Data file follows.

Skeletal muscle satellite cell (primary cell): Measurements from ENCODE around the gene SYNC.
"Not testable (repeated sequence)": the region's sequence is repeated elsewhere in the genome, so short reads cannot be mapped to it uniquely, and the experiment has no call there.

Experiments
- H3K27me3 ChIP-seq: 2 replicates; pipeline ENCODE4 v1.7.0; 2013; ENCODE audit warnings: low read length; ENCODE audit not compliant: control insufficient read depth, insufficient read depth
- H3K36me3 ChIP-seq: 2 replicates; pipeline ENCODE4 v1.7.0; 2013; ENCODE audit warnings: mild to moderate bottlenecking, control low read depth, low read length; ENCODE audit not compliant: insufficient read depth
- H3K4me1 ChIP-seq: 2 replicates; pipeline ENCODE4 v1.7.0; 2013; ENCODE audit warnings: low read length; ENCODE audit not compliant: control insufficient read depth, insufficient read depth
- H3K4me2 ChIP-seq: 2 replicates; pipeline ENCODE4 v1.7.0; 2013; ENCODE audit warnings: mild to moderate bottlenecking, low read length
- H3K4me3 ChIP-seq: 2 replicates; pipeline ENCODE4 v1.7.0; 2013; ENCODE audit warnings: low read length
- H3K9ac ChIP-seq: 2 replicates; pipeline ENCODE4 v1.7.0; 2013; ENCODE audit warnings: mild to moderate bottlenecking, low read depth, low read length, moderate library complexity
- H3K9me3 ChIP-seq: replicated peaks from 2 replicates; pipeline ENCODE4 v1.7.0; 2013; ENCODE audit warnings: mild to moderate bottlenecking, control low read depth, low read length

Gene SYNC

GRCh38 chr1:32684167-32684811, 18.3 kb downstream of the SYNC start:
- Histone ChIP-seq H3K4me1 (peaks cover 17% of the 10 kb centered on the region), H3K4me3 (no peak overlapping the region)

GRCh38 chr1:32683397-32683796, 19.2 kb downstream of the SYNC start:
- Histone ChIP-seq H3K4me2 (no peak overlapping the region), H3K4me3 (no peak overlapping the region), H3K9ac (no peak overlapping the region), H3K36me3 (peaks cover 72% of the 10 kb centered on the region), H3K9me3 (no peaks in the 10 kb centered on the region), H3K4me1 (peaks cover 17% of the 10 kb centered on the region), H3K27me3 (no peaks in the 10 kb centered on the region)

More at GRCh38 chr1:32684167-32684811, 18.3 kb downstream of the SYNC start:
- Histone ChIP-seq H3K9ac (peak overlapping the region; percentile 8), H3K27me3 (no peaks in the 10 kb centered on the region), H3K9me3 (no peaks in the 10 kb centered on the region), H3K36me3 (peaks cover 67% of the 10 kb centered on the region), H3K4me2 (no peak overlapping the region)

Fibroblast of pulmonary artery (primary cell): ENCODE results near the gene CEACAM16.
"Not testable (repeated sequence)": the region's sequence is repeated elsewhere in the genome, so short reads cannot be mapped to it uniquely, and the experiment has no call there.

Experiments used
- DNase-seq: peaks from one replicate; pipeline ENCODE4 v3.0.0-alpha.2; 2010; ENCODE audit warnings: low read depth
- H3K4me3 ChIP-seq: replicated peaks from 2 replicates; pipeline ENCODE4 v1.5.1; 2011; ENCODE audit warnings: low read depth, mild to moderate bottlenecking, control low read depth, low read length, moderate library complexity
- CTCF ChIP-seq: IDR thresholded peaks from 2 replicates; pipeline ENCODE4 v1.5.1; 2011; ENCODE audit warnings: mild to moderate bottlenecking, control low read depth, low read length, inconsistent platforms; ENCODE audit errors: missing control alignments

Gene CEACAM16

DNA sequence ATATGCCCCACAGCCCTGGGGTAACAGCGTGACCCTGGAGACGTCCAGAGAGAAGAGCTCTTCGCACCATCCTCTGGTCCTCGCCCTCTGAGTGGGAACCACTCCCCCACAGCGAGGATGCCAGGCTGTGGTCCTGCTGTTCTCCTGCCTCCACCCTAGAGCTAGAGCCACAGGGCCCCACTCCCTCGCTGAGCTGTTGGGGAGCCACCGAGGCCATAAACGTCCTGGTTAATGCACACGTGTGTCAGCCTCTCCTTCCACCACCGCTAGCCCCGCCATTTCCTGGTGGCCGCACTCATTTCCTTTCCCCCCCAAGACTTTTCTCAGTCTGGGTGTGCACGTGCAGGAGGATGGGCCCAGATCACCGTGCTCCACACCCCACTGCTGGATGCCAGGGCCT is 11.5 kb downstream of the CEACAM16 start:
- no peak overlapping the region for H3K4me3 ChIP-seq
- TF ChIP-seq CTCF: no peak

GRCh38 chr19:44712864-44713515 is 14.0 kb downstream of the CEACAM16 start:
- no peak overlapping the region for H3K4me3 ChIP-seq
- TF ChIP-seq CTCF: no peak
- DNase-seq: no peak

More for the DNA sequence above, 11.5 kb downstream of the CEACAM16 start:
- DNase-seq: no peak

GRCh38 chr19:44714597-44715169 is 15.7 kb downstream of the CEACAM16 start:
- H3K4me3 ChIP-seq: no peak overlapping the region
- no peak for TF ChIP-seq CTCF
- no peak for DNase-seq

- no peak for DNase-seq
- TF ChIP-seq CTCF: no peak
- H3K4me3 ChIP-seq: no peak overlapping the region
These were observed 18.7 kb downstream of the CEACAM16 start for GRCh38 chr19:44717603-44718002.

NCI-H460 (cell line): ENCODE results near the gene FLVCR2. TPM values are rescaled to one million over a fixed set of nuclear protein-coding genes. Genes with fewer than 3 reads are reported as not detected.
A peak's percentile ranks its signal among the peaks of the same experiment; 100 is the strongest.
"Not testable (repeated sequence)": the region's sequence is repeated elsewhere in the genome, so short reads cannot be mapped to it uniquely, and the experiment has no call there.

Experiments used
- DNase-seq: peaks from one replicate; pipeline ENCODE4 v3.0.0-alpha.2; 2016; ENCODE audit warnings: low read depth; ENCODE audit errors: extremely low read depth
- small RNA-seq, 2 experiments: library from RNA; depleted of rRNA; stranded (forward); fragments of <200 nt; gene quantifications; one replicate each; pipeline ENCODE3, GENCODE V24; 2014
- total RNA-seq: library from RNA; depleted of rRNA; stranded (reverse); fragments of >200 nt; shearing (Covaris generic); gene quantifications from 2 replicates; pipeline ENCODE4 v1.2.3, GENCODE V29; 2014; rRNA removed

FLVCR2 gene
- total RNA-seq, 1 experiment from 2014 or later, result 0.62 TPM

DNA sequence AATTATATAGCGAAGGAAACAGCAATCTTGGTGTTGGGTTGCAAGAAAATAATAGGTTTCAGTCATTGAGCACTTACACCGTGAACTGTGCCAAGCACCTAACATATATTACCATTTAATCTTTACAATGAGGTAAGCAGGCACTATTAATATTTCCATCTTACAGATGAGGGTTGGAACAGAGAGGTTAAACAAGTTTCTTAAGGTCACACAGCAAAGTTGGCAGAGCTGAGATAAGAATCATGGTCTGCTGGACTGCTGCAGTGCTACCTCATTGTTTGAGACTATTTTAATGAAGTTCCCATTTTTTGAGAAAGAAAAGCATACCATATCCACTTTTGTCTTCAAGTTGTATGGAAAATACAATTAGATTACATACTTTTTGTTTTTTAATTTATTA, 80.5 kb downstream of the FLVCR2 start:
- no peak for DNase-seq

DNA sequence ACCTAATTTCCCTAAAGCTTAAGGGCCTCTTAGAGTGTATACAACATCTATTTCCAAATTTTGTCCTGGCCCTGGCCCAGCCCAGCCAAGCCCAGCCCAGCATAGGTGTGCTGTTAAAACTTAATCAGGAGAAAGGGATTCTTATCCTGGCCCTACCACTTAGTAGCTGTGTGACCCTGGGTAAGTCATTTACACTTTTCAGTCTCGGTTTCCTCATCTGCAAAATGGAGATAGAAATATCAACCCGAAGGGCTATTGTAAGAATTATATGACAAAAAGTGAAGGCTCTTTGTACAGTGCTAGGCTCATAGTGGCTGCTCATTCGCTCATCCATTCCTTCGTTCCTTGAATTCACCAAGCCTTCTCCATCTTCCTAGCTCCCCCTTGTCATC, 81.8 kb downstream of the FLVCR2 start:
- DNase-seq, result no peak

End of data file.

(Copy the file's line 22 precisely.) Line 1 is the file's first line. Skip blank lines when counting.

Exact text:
- H3K4me3 ChIP-seq: replicated peaks from 2 replicates; pipeline ENCODE4 v1.5.1; 2011; ENCODE audit warnings: low read depth, mild to moderate bottlenecking, control low read depth, low read length, moderate library complexity